Defensive stocks have enjoyed strong enjoyed momentum since Brexit with investors flocking to companies in the tobacco, pharmaceuticals and consumer goods sectors on the back of increased uncertainty and sterling weakness. Many defensive companies? share prices have been pushed up to multiples well above their historical averages.
However, in the last month, share price weakness has begun to appear in the defensive segment of the market, and this weakness has been exacerbated in the last week after Donald Trump?s victory in the US election.
Here?s a look at why…
Defensive stocks have enjoyed strong enjoyed momentum since Brexit with investors flocking to companies in the tobacco, pharmaceuticals and consumer goods sectors on the back of increased uncertainty and sterling weakness. Many defensive companies’ share prices have been pushed up to multiples well above their historical averages.
However, in the last month, share price weakness has begun to appear in the defensive segment of the market, and this weakness has been exacerbated in the last week after Donald Trump’s victory in the US election.
With the Trump victory catching many off guard, investors have scrambled to reposition their portfolios in the last few days. Trump has promised to cut taxes and spend heavily on infrastructure and as a result, the market has come to a near-universal conclusion that inflation is likely to surge higher.
Bonds perform poorly in an inflationary environment because their ‘fixed’ interest payments are worth less to investors as inflation rises, so it’s no surprise that bonds have been sold off sharply since last week. However when bond prices fall, their yields rise. That means demand for high-yielding defensive equities, which are often viewed as alternatives to bonds for income-focused investors, can be negatively affected.
This explains why many defensives have slumped in the last few days. The market has focused on sectors that could benefit from the President-elect’s policies, rotating into cyclical stocks and leaving behind the ‘expensive defensives.’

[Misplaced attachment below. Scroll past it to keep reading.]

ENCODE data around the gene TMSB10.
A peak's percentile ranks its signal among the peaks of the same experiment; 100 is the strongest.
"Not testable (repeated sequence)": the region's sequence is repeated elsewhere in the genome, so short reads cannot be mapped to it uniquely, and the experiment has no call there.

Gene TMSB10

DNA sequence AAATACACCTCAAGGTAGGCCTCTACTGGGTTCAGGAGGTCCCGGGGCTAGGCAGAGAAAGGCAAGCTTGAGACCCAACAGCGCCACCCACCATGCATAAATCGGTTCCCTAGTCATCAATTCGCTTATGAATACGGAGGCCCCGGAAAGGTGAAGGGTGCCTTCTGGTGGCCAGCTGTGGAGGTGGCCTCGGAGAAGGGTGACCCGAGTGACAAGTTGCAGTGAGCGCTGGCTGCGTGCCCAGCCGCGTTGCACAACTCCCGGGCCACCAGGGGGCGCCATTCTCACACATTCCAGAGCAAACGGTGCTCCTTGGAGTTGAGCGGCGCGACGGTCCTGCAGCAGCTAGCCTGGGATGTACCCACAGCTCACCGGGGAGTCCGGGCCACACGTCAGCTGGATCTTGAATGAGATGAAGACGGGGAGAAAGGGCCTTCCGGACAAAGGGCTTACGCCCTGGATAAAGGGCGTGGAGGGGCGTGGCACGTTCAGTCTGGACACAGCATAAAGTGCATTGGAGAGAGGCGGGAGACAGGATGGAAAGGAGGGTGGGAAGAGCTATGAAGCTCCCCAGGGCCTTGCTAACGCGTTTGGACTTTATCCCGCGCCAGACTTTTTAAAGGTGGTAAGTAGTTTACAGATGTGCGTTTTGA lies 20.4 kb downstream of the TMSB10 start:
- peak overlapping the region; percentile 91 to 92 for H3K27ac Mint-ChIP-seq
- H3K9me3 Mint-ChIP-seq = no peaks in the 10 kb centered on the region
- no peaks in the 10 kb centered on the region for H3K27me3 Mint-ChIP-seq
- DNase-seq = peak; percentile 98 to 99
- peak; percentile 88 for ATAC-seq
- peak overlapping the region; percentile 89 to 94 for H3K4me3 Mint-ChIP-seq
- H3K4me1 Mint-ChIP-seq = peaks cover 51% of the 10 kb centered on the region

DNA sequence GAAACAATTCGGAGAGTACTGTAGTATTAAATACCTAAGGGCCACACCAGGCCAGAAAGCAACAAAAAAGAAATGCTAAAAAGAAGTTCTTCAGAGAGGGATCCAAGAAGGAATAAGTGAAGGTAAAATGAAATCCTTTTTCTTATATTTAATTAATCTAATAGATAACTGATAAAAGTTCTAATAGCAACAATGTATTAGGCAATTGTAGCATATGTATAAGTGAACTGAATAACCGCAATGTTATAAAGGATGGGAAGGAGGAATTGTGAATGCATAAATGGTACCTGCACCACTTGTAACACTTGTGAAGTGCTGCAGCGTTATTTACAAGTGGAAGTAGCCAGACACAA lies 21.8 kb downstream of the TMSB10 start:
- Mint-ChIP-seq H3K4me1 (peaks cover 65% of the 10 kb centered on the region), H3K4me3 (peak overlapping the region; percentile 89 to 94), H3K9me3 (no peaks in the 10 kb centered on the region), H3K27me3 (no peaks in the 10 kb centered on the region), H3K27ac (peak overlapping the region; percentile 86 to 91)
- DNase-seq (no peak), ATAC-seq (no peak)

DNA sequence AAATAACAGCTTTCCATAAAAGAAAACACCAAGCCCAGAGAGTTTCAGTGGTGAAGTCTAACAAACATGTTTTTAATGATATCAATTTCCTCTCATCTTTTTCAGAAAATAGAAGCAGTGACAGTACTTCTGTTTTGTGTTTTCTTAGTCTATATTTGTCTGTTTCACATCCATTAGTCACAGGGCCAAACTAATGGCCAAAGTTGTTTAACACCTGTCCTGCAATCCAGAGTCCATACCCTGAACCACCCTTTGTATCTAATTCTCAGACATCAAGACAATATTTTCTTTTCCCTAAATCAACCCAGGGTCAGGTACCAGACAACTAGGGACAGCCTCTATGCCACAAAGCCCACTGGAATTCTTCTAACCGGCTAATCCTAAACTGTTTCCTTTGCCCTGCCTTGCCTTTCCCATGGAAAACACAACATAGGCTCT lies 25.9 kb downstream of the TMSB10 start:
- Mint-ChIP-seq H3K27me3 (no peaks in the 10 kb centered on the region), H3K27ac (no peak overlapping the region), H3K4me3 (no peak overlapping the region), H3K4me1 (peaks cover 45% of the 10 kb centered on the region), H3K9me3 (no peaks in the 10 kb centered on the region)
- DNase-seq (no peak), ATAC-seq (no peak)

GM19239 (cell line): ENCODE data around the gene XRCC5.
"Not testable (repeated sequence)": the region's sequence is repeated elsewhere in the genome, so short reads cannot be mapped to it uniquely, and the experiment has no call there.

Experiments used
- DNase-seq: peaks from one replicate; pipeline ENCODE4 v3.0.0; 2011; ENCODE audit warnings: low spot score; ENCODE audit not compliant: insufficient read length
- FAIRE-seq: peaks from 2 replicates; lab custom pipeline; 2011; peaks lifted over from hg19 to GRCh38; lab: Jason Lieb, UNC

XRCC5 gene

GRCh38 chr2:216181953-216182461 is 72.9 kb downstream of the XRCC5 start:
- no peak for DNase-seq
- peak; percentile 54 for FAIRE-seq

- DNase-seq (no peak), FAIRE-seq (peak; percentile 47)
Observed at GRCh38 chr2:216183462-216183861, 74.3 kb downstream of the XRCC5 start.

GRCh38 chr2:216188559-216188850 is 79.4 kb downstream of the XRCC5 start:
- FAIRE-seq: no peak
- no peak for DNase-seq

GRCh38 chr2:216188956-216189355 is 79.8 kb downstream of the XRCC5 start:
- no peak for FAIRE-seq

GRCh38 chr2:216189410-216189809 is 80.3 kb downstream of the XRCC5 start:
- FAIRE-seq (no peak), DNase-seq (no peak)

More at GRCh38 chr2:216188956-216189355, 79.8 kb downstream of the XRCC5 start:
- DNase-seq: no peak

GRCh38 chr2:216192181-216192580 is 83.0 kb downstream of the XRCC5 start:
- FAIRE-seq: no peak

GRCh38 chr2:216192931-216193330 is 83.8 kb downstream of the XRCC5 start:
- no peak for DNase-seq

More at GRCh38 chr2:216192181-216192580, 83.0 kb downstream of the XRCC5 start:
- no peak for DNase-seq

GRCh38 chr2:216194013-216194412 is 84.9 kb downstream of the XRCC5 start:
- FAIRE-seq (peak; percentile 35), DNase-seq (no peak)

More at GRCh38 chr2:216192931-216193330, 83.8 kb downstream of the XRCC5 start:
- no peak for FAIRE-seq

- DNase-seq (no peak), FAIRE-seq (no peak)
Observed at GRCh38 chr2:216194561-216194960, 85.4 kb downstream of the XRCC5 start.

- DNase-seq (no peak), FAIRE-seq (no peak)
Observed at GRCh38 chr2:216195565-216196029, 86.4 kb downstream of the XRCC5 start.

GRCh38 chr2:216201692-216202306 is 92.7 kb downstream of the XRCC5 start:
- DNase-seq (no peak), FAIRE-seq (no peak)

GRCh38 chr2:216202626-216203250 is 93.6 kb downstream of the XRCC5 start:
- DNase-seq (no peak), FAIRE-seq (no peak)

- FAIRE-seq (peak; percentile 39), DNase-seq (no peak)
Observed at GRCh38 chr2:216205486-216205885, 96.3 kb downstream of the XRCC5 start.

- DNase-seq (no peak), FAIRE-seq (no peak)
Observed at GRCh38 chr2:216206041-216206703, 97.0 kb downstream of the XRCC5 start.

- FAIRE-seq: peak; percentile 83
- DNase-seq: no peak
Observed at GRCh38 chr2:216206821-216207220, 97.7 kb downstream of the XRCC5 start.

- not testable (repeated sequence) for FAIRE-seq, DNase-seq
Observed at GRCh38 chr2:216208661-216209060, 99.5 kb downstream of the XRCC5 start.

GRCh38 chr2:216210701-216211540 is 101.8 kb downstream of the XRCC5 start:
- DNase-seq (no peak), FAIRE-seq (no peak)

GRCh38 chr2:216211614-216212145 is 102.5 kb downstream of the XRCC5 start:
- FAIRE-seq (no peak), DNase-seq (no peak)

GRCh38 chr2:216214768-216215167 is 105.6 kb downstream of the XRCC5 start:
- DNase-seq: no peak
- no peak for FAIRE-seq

So should you be worried that many key dividend stocks have fallen 10%-15% in the last month? In my opinion, no. Instead, see it as an opportunity.
Many defensive stocks such as Unilever and British American Tobacco have generated excellent returns for their shareholders over the long term so I believe these kinds of stocks make excellent core portfolio holdings.
Demand for such companies will fluctuate over time, depending on market sentiment. However, if you can build positions in high quality defensive companies when they’re offering value, it’s likely you’ll be rewarded over the long term.
Are defensive stocks now offering good value? To my mind, yes.
Take Unilever. Just over a month ago the company was trading at 3,800p. However, after a sizeable 17% fall, the stock can now be bought for around 3,150p. This means that you can now buy the stock with a dividend yield of 2.8% instead of 2.3%, quite a big difference for an income investor. While Unilever’s P/E ratio of 21.3 is still above its 10-year average of 15.1, I’d be a lot more comfortable buying the stock at 3,100p than I would be at 3,800p.
Similarly, a month ago British American Tobacco was trading at 5,100p, yet now can be bought for 4300p. That 16% fall means the company’s dividend yield has risen from 3% to 3.6% and therefore the tobacco giant is now looking a lot more attractive from an income point of view. These are just two and there are many others.
Defensive companies may have further to fall, but if you can capitalise on share price weakness, you should be rewarded over the long term.
Edward Sheldon has no position in any shares mentioned. The Motley Fool UK owns shares of and has recommended Unilever. The Motley Fool UK has recommended Diageo. We Fools don't all hold the same opinions, but we all believe that considering a diverse range of insights makes us better investors.